Wasting our lives and glorifying God

Wasting our lives and glorifying God
Notice God's unutterable waste of saints, according to the judgment of the world. God plants His saints in the most useless places. We say - God intends me to be here because I am so useful. Jesus never estimated His life along the line of the greatest use. God puts His saints where they will glorify Him, and we are no judges at all of where that is. ~Oswald Chambers, My Utmost For His Highest, August 10

Tuesday, September 7, 2010

Perfect Paris Night - Perfect Paris Morning

The great thing about our vacation was the pace.  We didn't rush around trying to see everything.  That would be 1) impossible, 2) insane, and 3) exhausting.  We spent plenty of time just chilling and people watching and soaking in the culture.

After a morning of sightseeing, a picnic in the afternoon, an afternoon of wandering around, and delicious dinner there was nothing left to do but to find the perfect cafe.  So, we ended each night the same way:

Eat crêpes, drink coffee (Gana sipped hot Cognac), sit back for a few hours and just enjoy.  We are in Paris after all.  Time to savor the moment.

Crêpes sucrées with crème Chantilly.

The view from our table

After we were sufficiently relaxed we spent a little more time wandering around the City of Lights at night.  In the morning, we had breakfast at a cafe near our hotel.  Croissants and café crème.  A stroll in a book shop and then a little shopping for our picnic.

Bread and pastries

 Fresh fruit

Cheese heaven

Gana snapped this picture and then waited for me outside.  He couldn't handle the stench aroma.  I hardly knew what to get.  I wanted a wedge of everything!  Thankfully the shop keepers let you purchase small quantities, so I could choose several different things to try.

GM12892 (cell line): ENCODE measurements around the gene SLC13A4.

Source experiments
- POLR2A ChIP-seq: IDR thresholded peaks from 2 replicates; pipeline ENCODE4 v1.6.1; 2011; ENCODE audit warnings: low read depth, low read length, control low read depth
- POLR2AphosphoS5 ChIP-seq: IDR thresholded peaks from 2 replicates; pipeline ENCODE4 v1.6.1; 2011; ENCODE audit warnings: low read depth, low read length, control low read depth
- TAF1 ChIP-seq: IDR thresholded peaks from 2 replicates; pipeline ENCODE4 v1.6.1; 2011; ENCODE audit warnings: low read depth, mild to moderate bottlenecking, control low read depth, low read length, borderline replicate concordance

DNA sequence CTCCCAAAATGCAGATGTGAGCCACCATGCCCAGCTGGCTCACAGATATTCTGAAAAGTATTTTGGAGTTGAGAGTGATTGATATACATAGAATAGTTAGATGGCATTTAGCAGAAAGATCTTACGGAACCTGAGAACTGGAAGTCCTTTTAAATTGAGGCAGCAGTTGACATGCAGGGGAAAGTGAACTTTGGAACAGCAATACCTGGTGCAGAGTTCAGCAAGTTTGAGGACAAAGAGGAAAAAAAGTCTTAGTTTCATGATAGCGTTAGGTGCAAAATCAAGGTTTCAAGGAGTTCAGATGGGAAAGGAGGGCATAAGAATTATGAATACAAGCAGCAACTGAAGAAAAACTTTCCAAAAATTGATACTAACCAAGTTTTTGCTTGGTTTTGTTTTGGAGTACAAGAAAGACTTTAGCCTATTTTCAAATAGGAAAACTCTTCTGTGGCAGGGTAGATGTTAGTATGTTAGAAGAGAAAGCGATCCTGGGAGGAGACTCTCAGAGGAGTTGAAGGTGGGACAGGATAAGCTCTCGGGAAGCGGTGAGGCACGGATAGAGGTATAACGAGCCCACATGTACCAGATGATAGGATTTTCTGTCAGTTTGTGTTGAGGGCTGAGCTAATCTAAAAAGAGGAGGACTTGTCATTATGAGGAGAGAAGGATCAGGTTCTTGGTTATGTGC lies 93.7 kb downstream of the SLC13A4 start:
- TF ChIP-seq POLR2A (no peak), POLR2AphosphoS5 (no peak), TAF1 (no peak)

Forgive the long quote, but I simply adore it and can't decide how to edit it:

GK Chesterton on cheese, "My forthcoming work in five volumes, `The Neglect of Cheese in European Literature,' is a work of such unprecedented and laborious detail that it is doubtful whether I shall live to finish it. Some overflowings from such a fountain of information may therefore be permitted to springle these pages. I cannot yet wholly explain the neglect to which I refer. Poets have been mysteriously silent on the subject of cheese. Virgil, if I remember right, refers to it several times, but with too much Roman restraint. He does not let himself go on cheese. The only other poet that I can think of just now who seems to have had some sensibility on the point was the nameless author of the nursery rhyme which says: `If all the trees were bread and cheese' - which is indeed a rich and gigantic vision of the higher gluttony. If all the trees were bread and cheese there would be considerable deforestation in any part of England where I was living. Wild and wide woodlands would reel and fade before me as rapidly as they ran after Orpheus. Except Virgil and this anonymous rhymer, I can recall no verse about cheese. Yet it has every quality which we require in an exalted poetry. It is a short, strong word; it rhymes to `breeze' and `seas' (an essential point); that it is emphatic in sound is admitted even by the civilization of the modern cities. For their citizens, with no apparent intention except emphasis, will often say `Cheese it!' or even `Quite the cheese.' The substance itself is imaginative. It is ancient - sometimes in the individual case, always in the type and custom. It is simple, being directly derived from milk, which is one of the ancestral drinks, not lightly to be corrupted with soda-water. You know, I hope (though I myself have only just thought of it), that the four rivers of Eden were milk, water, wine, and ale. Aerated waters only appeared after the Fall.

"But cheese has another quality, which is also the very soul of song. Once in endeavouring to lecture in several places at once, I made an eccentric journey across England, a journey of so irregular and even illogical shape that it necessitated my having lunch on four successive days in four roadside inns in four different counties. In each inn they had nothing but bread and cheese; nor can I imagine why a man should want more than bread and cheese, if he can get enough of it."

Entire passage, definitely worth the read, here.

1 comment:

Anonymous said...

Teehee! Funny, considering that Mongolian cheese is pretty strong-smelling itself.

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